Research shows consumers taking personal interest in GMOs
Overall, men dominated the "in-depth understanding" group at 65 percent. "This suggests the food industry may want to increase engagement with younger males, especially as trends indicate men are exerting more influence at the supermarket," Gale said.
The 13 percent of consumers who report "very in-depth understanding" of GMOs are least likely to be interested in benefits, most likely to perceive disadvantages and most interested in a ban at the corporate or federal level.
Even though consumers were concerned about whether they or their families can be harmed by GMOs, they cited broad benefits for potential uses:
• 55 percent believe GMOs can assist communities in drought areas
• 54 percent think GMOs can help farmers be more productive and earn more
• 48 percent believe GMOs can play a key role in solving world hunger
• 39 percent believe GMOs can allow foods to be healthier and more nutrient-dense
• 31 percent believe GMO s can improve food safety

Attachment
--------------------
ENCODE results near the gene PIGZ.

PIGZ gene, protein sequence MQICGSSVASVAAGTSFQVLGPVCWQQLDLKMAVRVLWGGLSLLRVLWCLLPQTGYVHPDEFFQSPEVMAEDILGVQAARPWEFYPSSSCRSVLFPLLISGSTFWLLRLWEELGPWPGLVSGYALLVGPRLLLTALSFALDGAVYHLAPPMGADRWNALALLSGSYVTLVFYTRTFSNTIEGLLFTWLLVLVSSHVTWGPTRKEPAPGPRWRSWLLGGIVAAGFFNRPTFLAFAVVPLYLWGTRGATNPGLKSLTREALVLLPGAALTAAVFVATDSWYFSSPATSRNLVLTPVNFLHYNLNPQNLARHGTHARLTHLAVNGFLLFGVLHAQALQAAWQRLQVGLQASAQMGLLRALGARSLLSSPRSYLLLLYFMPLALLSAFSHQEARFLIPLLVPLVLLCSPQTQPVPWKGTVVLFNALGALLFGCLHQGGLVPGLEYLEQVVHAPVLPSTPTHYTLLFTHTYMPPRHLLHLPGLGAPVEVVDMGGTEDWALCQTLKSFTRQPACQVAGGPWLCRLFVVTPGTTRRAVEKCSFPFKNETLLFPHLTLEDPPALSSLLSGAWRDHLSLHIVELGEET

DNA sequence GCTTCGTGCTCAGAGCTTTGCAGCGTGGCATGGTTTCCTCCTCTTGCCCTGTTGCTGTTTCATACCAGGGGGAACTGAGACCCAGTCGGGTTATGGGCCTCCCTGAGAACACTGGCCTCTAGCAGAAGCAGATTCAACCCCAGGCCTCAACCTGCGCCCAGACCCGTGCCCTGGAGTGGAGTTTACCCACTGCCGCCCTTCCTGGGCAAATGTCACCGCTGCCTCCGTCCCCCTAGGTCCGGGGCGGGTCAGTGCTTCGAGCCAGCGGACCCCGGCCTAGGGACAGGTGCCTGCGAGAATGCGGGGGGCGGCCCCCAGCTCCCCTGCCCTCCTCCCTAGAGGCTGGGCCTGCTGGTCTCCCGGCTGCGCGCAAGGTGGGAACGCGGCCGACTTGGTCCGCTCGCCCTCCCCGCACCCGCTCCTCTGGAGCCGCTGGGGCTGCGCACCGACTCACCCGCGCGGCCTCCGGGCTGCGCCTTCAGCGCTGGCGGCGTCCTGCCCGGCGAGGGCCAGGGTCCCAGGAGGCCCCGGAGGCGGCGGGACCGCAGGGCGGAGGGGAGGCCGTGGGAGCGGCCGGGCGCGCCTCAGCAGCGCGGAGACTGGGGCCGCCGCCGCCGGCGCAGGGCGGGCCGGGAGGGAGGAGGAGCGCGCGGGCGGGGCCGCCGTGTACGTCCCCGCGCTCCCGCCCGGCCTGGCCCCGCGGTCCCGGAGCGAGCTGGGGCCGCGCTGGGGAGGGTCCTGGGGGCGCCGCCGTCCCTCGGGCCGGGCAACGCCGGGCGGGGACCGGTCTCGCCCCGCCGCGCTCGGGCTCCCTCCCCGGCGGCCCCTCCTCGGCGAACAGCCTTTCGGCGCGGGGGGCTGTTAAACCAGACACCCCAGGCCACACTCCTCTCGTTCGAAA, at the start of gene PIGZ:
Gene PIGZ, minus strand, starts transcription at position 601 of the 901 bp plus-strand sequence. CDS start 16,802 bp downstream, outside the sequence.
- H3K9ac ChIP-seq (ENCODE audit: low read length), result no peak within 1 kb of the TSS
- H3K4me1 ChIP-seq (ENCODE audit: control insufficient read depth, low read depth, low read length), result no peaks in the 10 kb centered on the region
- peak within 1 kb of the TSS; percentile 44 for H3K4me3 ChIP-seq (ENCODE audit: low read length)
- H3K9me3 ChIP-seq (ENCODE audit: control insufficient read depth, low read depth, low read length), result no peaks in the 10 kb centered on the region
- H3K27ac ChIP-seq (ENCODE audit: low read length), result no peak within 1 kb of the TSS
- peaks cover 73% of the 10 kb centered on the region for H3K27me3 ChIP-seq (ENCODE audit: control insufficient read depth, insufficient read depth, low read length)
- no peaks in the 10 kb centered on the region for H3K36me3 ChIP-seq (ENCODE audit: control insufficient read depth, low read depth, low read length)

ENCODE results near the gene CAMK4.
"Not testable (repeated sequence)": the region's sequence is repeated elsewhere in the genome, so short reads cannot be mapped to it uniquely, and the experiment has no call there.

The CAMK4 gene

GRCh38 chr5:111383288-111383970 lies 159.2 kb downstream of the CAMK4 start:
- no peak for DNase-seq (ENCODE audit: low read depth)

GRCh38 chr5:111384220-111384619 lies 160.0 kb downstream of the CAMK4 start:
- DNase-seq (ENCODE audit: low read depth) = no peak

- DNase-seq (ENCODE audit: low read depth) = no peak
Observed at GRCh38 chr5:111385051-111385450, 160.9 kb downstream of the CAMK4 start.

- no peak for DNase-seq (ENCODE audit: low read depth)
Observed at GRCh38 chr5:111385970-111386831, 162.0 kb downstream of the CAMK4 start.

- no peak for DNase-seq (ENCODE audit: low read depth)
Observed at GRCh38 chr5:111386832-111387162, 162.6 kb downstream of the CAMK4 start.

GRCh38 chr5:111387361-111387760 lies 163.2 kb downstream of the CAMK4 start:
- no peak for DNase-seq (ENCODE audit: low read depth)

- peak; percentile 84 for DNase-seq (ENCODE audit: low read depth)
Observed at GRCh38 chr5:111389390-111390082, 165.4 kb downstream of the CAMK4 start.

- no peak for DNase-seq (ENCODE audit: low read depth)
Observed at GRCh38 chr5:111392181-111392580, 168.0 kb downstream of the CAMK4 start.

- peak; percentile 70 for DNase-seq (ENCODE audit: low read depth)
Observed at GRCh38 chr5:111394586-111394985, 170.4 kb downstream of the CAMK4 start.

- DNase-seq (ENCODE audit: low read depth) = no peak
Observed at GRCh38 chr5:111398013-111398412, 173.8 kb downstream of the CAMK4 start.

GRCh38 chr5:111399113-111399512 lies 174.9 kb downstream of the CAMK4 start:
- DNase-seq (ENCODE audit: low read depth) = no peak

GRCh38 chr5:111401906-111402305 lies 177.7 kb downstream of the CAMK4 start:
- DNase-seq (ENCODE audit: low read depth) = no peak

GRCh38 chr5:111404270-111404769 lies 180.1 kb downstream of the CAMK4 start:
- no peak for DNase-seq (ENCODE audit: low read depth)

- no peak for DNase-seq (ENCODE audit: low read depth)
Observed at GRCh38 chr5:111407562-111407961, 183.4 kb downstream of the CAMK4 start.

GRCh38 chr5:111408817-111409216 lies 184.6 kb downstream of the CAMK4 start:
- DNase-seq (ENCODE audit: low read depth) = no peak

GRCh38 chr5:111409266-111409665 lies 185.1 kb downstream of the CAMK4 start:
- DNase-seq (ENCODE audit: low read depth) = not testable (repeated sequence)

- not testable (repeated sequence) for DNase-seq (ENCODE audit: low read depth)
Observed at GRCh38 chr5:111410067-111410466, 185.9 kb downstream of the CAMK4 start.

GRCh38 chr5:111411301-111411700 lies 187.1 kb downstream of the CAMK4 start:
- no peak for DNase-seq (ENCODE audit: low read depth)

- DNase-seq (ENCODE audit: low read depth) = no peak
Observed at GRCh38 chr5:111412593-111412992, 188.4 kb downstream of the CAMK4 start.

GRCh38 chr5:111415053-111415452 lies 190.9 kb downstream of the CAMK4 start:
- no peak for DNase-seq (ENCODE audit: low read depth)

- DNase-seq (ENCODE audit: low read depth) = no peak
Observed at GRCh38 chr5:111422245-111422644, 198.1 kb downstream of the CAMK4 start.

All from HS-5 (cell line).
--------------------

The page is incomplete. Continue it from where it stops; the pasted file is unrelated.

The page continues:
In general, consumers perceive the presence of GMOs in their foods and beverages to be much lower than widely accepted industry estimates of 70 percent to 90 percent:
• 52 percent of those who believe they have an in-depth understanding of GMOs indicate that 50 percent or more of their food and beverage purchases include GMOs
• 57 percent of those with awareness but no understanding believe less than 30 percent of their food and beverage purchases include GMOs
The study also indicates that consumers think GMOs are used in products from large corporate-owned farms and "are not available to smaller farming operations."
Marcy Tessmann, Charleston|Orwig president and partner, said that sponsoring consumer research into food-industry issues allows the company to better connect clients with consumers. "We're closely involved with clients who grapple with issues like GMOs every day," she said. "Our annual research projects provide important context and understanding."
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